I think I may have a problem. Of the shopping variety. Specifically, I have an online shopping problem. To be clear, this isn’t the “oops I’ve drank too much and ordered a handbag” concern that one in three people suffer from at night. I may be sleepy, at most, but I’m definitely stone-cold sober when placing orders.
It’s gotten so bad that sometimes I forget what I’ve bought. It was only when I looked at my credit card statement and noticed multiple transactions from Urban Outfitters that I realized I paid for sweaters I never got.
During my last package retrieval from my neighbors — who often pick up my delivered packages so they aren’t nabbed by a thief — they mentioned shoppers anonymous. They were only sort of kidding.
The Power of Retail Therapy
It got me thinking. I shop. A lot. I believe in the power of retail therapy, but I’m coming to realize there are some problems to my approach.
The first issue is money. Today the U.S. apparel industry is a $12 billion business with the average family spending $1,700 on clothes each year. As a family of one, I know I definitely exceed that amount, so shopping clearly is putting a dent in my wallet.
Which leads me to wonder “Why do I have all of this stuff?” In 1930, the average American woman owned nine outfits. Today, it’s 30. My numbers are in the multiples, to a point of embarrassment.
Then there’s the obvious question “How do I keep track of all of this stuff?” Two options: a self-storage unit or purchasing organizing products. We now spend $24 billion annually on off-site storage. Organization consultants and products has become a $1 billion industry.
While I have enough space at home, it’s not organized and I can’t find anything. My only safety net from this rabbit hole is that the idea of the Container Store gives me hives and I break out into cold sweats. I once applied for a job there, online of course, and it was so apparent I wasn’t an organized person the system wouldn’t even accept my application.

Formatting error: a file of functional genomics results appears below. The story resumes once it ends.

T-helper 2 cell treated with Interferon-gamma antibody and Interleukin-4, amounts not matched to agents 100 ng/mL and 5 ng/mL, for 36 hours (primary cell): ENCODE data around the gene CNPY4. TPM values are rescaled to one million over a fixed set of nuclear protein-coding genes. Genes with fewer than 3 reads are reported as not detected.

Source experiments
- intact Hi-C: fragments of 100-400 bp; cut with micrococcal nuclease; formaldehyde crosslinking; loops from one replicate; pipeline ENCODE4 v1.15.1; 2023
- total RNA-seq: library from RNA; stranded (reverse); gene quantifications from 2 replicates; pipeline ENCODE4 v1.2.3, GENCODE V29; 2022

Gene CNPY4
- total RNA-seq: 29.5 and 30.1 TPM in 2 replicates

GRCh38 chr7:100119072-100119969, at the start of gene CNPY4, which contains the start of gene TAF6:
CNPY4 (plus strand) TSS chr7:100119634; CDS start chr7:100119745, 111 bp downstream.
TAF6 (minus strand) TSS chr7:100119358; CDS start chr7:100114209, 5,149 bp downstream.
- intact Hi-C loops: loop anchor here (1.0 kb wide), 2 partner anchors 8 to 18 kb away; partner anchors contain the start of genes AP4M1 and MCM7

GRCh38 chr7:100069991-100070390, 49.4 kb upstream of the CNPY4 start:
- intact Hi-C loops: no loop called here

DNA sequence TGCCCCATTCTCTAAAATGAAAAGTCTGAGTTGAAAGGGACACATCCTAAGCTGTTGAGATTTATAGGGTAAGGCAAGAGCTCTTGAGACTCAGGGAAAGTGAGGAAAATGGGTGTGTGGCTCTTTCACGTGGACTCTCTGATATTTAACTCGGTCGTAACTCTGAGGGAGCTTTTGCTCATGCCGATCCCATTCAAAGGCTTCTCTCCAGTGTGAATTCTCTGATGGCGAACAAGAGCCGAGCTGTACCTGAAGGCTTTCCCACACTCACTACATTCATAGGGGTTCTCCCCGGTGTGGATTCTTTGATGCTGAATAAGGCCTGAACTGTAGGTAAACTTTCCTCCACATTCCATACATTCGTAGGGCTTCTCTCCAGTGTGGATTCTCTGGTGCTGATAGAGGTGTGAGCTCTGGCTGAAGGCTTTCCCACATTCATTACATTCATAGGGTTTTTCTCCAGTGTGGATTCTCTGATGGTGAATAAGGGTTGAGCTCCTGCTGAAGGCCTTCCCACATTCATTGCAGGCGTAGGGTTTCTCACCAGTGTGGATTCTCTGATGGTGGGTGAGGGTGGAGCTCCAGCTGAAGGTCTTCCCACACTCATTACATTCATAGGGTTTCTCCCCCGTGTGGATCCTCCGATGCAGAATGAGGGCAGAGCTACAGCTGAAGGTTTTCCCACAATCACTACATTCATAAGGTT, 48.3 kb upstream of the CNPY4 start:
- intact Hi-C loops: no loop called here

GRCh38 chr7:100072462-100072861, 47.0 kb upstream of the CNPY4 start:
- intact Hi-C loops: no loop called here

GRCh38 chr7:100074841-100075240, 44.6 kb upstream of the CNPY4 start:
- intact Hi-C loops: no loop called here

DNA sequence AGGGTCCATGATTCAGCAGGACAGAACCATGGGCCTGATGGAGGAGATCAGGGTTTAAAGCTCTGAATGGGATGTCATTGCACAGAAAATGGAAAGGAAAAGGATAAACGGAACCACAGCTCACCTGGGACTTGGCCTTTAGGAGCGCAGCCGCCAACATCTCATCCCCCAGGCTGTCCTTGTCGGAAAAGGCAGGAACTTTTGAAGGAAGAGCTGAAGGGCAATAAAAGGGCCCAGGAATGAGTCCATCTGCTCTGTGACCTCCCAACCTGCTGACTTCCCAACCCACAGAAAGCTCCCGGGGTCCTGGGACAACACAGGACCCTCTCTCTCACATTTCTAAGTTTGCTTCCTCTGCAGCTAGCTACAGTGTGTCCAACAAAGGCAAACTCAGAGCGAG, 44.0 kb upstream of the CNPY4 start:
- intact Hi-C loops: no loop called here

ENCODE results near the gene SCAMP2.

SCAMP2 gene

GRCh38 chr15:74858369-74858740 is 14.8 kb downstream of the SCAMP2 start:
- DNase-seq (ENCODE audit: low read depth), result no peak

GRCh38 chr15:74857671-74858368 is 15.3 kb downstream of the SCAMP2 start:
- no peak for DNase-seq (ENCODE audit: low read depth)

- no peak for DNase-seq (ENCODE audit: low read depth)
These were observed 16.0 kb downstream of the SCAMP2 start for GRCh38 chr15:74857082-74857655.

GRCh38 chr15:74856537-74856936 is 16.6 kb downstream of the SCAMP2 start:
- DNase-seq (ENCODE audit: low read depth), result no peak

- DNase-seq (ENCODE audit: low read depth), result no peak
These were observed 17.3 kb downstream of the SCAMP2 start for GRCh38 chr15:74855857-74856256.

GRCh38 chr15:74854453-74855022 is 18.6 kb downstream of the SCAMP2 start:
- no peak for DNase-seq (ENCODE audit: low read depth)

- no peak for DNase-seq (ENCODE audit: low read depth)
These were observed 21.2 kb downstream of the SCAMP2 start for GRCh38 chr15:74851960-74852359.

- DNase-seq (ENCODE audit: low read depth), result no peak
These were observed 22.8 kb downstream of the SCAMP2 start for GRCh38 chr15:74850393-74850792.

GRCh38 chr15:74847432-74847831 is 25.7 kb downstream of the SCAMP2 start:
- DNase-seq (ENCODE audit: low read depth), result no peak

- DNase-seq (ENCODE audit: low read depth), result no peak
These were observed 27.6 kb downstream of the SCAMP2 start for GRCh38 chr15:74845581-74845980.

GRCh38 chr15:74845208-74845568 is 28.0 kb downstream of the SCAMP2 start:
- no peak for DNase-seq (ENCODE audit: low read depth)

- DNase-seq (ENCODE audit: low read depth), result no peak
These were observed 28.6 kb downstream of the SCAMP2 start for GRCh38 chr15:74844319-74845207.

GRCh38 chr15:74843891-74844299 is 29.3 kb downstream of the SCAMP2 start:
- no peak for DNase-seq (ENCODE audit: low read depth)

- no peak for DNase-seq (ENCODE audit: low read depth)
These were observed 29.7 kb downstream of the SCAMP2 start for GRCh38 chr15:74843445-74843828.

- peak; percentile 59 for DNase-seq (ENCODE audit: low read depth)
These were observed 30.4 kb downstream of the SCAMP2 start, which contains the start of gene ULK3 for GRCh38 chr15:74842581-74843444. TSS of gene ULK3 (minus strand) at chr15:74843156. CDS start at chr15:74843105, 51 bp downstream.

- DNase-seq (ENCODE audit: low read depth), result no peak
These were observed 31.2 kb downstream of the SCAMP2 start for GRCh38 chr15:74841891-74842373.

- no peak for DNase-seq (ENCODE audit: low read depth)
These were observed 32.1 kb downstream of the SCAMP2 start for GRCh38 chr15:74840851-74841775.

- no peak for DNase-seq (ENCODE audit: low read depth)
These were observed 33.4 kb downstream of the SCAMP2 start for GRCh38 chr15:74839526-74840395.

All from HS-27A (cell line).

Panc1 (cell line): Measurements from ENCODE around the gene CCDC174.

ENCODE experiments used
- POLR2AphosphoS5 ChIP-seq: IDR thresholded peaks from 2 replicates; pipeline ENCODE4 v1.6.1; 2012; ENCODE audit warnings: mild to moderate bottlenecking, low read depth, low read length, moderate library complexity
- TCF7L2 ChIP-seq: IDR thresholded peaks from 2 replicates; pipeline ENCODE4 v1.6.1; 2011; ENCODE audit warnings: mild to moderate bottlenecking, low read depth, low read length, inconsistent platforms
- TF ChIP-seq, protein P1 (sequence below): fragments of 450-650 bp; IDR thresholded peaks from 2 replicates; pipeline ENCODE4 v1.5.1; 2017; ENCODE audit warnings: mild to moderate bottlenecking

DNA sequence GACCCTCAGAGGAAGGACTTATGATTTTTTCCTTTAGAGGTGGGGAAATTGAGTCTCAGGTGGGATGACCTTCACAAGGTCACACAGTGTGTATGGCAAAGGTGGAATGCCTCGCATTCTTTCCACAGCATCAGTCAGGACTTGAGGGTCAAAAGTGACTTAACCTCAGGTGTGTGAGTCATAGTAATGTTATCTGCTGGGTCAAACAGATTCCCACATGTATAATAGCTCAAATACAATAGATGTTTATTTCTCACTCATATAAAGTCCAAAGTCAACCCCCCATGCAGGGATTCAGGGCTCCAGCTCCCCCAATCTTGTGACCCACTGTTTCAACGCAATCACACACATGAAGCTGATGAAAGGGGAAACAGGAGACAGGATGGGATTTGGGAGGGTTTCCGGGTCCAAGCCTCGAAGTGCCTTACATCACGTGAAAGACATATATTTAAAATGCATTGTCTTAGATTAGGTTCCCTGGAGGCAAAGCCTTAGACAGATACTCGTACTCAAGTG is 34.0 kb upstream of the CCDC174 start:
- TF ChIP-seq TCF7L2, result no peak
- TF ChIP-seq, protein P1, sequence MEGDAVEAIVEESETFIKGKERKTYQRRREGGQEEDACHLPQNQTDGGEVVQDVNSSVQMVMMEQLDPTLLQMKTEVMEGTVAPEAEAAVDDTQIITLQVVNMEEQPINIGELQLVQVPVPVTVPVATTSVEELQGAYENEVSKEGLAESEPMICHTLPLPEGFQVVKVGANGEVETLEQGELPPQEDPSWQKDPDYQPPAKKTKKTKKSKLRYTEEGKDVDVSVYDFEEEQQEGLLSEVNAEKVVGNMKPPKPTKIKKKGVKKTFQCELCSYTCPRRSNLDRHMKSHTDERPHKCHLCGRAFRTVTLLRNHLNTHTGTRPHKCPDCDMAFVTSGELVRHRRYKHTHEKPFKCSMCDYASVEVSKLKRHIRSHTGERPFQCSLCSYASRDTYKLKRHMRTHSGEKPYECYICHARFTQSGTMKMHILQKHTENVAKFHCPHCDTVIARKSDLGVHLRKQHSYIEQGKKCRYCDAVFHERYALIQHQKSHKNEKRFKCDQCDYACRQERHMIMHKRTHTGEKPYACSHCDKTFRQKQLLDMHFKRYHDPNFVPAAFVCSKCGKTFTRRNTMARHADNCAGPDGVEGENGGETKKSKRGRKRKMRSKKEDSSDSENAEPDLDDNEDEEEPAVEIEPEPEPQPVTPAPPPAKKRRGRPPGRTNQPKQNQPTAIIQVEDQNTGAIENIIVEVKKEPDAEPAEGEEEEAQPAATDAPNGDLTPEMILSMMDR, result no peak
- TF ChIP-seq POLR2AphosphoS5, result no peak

And Then There Are the Returns
But so far we’re only talking about the stuff I keep. That, my friend, is a tiny fraction of what I actually order online. Most items are rejected without even trying them on, be it for the material, color or cut. If I can hold it up and see it won’t be flattering, is itchy or just plain ugly, it goes back into the bag to be returned.
If it’s an online retailer, like Zappos, or a store without a local presence, like Uniqlo, it’s easy. I just pop into the UPS store down the street. There is always somewhere to park and rarely a line. The people who work there are nice and they’ll even help you seal the box if you can’t, like me, remember where you put the packaging tape. USPS and FedEx are a different story, each a gong show in its own right to be avoided at all costs.
Most of my purchases, however, end up resulting in an in-store return. Occasionally it’s smooth sailing but that’s becoming increasingly rare.
- “Didn’t you want to look around for something else?” i.e. you’ve already spent the money, so let us keep it and you can leave with something else we don’t have to fold.
- “How about we try and get you a different size?” because clearly you don’t realize you aren’t a small.
- “But it was such a good deal!” which is why I’m often returning stuff to begin with. I’m smitten with sales and a deep discount excites me.
At any given time, I’m riding around with a trunk full of items to return. Target, Gap and Old Navy and constants. Occasionally there will be a sale item from Neiman Marcus or Last Call. Recently I’ve also added American Eagle to my purview, where I’m definitely not a small.
Returning from a trip to the mall makes me think about how much time I spend shopping online for items I’m only going to turn around and return. A survey of 2,000 women found that we spend more than 100 hours on 30 trips to shop for clothes, 15 shoe-shopping excursions taking 40 hours, and a full 50 hours per year window shopping. If that’s the average, I’m pretty much screwed.
All told, it makes me start to wonder. Am I addicted to shopping? I’m told that’s the first step. Admitting to myself I may have a problem.
Rani Monson writes a biweekly humor column for Katy Trail Weekly, where this column originally appeared titled "Confessions of an online shopaholic."